Reports on Good Government

The reports below represent a sample of Frontier Group’s work on Good Government. For more of our reports on this and related topics, please visit www.PolicyArchive.org. Full archive coming soon.

Debt Collectors: CFPB Data Reveal Consumer Complaints by Company

For most of its history, the Consumer Financial Protection Bureau (CFPB) has stood up for consumers, including by publishing detailed analyses of financial complaints. However, the CFPB's latest report fails to include the names of companies that receive the most complaints for abusive debt collection practices. This new analysis fills in the gaps, telling the story the Trump administration won’t about the problems consumers face with debt collection agencies across America.

(June 2018)
Shining a Light on Consumer Problems: The Case for Public Access to the CFPB’s Financial Complaints Database

The acting director of the Consumer Financial Protection Bureau, Mick Mulvaney, is considering removing public access to the CFPB's online repository of more than one million complaints related to consumer problems with financial products. The Consumer Complaint Database provides revealing data on problems that affect millions of Americans - and removing it from public access would deprive consumers of a critical tool for understanding and protecting themselves from interactions in an increasingly complex marketplace.

(June 2018)
Following the Money 2018: How the 50 States Rate in Providing Online Access to Government Spending Data

State-operated transparency websites provide checkbook-level detail on government spending, allowing citizens and watchdog groups to view payments made to individual companies, details on purchased goods or services, and benefits obtained in exchange for public subsidies. All 50 states now operate websites to make information on state expenditures accessible to the public. Yet while many have made continued improvements in transparency websites, Following the Money 2018 finds that states still have a long way to go in making critical data about state spending truly accessible to the public.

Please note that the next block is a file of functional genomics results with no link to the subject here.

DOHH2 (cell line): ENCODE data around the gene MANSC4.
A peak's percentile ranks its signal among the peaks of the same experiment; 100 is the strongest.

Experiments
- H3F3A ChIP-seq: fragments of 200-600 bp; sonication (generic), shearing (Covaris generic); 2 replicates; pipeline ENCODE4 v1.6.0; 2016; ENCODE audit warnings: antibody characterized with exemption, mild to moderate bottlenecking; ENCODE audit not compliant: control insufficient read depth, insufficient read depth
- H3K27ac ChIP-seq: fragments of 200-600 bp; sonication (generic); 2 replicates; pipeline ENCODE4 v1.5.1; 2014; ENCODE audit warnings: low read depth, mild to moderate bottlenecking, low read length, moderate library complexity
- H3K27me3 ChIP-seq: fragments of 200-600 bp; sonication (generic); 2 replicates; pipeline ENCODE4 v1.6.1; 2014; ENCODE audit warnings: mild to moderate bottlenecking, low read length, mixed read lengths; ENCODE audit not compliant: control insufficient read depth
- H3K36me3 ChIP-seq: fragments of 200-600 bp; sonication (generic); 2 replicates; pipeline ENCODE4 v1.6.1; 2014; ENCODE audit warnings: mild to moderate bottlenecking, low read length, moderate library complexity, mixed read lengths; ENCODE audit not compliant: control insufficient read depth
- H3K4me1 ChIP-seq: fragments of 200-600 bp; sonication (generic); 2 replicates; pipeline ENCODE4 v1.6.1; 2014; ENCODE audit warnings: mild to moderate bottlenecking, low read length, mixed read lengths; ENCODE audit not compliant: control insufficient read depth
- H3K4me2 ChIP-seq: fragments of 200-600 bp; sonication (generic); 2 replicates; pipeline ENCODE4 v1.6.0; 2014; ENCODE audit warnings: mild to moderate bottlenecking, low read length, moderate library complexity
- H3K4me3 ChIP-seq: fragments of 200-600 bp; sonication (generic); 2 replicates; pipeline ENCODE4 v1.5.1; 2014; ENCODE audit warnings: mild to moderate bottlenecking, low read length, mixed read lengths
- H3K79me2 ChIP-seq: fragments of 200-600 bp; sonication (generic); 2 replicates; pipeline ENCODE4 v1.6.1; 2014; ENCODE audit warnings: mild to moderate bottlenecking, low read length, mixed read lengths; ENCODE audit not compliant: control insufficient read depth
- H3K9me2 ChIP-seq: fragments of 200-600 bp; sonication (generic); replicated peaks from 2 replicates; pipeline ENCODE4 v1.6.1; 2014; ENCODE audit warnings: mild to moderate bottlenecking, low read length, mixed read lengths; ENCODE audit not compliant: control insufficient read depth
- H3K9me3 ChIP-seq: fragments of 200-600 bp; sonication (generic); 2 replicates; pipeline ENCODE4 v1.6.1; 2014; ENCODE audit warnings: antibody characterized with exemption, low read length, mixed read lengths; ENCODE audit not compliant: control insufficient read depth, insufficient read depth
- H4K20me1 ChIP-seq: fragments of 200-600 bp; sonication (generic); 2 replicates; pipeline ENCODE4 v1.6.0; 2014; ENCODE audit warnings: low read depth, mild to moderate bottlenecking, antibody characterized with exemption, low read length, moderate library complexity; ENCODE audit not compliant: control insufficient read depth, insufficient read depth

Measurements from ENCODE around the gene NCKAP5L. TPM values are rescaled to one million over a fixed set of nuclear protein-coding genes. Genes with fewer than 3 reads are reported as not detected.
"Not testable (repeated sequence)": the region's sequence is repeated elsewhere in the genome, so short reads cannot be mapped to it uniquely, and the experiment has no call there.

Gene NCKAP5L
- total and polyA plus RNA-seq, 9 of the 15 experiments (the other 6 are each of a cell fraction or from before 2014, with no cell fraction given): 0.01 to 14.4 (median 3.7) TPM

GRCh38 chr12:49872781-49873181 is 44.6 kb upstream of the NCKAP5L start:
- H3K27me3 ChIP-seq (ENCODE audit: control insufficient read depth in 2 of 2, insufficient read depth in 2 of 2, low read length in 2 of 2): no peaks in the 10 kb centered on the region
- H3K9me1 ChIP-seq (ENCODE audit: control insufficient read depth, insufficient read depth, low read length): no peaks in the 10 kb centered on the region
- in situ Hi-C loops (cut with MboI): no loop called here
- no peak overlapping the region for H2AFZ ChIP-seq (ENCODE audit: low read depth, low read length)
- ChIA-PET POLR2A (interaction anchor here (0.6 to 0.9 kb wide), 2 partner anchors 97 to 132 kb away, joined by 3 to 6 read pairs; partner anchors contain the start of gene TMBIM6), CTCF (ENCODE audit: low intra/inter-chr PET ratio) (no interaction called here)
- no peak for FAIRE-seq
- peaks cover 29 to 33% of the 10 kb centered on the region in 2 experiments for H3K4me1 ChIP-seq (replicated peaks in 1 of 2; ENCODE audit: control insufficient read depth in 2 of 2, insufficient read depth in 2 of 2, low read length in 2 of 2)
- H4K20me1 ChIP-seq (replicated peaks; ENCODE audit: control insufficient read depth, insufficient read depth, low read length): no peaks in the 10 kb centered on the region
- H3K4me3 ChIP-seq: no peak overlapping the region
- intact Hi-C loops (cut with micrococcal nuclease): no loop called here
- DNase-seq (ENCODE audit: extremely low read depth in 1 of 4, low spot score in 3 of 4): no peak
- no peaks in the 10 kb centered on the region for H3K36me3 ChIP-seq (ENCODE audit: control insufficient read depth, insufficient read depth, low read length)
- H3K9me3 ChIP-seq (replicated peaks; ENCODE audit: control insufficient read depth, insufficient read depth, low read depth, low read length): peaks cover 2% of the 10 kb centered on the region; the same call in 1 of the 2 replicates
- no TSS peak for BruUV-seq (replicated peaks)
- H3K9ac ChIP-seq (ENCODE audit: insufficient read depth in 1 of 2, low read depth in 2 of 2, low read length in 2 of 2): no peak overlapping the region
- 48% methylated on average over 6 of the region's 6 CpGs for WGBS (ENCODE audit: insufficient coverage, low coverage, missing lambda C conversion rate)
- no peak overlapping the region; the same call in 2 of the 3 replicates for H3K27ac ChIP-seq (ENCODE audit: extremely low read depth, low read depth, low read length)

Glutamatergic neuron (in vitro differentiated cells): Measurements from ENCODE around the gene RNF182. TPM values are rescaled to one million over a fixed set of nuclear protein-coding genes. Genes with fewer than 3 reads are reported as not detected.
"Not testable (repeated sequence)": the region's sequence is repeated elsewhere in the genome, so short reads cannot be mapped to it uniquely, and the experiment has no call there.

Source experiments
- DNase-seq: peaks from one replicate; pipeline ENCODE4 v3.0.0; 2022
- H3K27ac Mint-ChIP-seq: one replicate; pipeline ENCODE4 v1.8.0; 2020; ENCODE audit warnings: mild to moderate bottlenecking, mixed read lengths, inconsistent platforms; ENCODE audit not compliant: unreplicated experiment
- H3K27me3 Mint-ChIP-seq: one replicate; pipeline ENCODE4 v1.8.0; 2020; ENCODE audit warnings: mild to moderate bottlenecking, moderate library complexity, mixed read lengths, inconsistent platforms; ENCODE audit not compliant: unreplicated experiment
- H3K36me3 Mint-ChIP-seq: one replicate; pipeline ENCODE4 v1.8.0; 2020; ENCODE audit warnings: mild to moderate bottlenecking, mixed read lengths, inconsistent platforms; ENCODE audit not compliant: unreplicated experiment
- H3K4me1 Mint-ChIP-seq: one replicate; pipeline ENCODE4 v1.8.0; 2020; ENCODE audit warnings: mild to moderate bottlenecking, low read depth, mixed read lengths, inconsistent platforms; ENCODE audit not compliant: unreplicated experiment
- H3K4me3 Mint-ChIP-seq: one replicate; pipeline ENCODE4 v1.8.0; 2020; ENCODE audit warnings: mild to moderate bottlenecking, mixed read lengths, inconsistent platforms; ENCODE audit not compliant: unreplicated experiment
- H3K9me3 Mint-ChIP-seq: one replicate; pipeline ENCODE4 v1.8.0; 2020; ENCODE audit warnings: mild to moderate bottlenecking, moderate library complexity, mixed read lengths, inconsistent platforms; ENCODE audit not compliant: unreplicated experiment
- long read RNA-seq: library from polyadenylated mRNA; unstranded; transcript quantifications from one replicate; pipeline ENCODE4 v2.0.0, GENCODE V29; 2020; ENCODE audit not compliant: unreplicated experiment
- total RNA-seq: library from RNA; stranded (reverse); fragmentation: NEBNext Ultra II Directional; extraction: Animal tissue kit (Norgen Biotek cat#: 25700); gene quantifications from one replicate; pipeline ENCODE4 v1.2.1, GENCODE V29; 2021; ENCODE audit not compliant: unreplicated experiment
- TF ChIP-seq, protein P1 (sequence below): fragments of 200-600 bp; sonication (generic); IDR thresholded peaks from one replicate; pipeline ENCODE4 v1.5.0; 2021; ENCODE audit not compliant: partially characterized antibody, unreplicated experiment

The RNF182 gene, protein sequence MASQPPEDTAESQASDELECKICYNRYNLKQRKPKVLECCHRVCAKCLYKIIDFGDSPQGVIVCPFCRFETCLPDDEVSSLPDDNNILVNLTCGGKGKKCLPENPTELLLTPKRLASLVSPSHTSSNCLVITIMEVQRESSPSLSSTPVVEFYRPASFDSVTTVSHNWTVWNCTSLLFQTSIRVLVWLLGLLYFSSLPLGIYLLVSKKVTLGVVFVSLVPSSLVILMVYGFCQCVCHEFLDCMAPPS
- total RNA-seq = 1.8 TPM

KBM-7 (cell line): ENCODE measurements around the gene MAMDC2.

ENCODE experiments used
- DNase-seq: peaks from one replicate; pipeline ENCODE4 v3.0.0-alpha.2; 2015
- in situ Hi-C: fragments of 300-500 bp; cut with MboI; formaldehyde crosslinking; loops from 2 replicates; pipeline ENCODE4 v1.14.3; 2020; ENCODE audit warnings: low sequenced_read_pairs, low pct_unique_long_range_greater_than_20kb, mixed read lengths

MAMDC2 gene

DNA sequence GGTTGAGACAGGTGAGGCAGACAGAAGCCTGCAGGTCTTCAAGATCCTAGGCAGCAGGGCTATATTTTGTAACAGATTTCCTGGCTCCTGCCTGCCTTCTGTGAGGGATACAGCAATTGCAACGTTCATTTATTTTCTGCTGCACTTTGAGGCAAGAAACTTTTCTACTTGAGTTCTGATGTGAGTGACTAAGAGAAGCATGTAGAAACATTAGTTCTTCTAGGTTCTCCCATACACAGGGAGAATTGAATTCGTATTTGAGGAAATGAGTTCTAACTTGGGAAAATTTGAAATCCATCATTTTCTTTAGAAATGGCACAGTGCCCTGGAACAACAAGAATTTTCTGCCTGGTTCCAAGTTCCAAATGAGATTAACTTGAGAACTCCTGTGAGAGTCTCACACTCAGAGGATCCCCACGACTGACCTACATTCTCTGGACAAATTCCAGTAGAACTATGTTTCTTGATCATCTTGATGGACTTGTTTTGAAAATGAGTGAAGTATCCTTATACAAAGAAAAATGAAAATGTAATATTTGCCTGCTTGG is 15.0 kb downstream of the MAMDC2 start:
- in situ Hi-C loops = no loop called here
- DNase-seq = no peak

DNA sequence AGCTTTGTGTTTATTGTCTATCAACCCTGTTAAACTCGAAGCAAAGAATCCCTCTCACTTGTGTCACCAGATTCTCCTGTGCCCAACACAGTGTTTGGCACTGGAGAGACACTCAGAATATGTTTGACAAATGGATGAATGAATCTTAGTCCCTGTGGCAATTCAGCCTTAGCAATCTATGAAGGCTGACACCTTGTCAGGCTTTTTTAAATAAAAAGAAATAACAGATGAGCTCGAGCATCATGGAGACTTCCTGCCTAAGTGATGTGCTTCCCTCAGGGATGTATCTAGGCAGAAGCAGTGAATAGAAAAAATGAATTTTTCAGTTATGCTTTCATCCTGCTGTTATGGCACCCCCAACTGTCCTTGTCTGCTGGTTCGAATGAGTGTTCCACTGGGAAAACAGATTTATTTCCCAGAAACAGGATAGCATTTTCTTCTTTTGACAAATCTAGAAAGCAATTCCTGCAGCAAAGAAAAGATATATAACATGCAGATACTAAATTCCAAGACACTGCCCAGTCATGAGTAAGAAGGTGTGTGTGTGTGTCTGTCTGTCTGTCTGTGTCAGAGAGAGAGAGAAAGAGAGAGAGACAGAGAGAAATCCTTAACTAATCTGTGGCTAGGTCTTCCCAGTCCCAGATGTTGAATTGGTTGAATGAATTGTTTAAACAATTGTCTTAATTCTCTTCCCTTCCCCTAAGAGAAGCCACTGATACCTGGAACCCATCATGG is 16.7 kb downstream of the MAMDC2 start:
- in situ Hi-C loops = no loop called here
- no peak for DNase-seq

(April 2018)
Fair Elections in Montgomery County: Matching Program for Small Contributions Delivers Promising Results

The Fair Elections law adopted in Montgomery County, Maryland, provides candidates for county-level positions with matching funds if they agree to accept contributions only from small donors. This analysis of early fundraising data finds that the program is setting a promising example of campaign finance reform in action.

(January 2018)
Big Money in Oregon State Elections: The Need to Restore Balance to Democracy by Empowering Small Donors

The dominance of large contributors over every aspect of the political process – from decisions regarding which candidates run for office to the ability of those candidates to convey their messages to the public – makes our democracy poorer. In Oregon's 2016 state elections, large donors outgave small donors by nearly 14 to 1.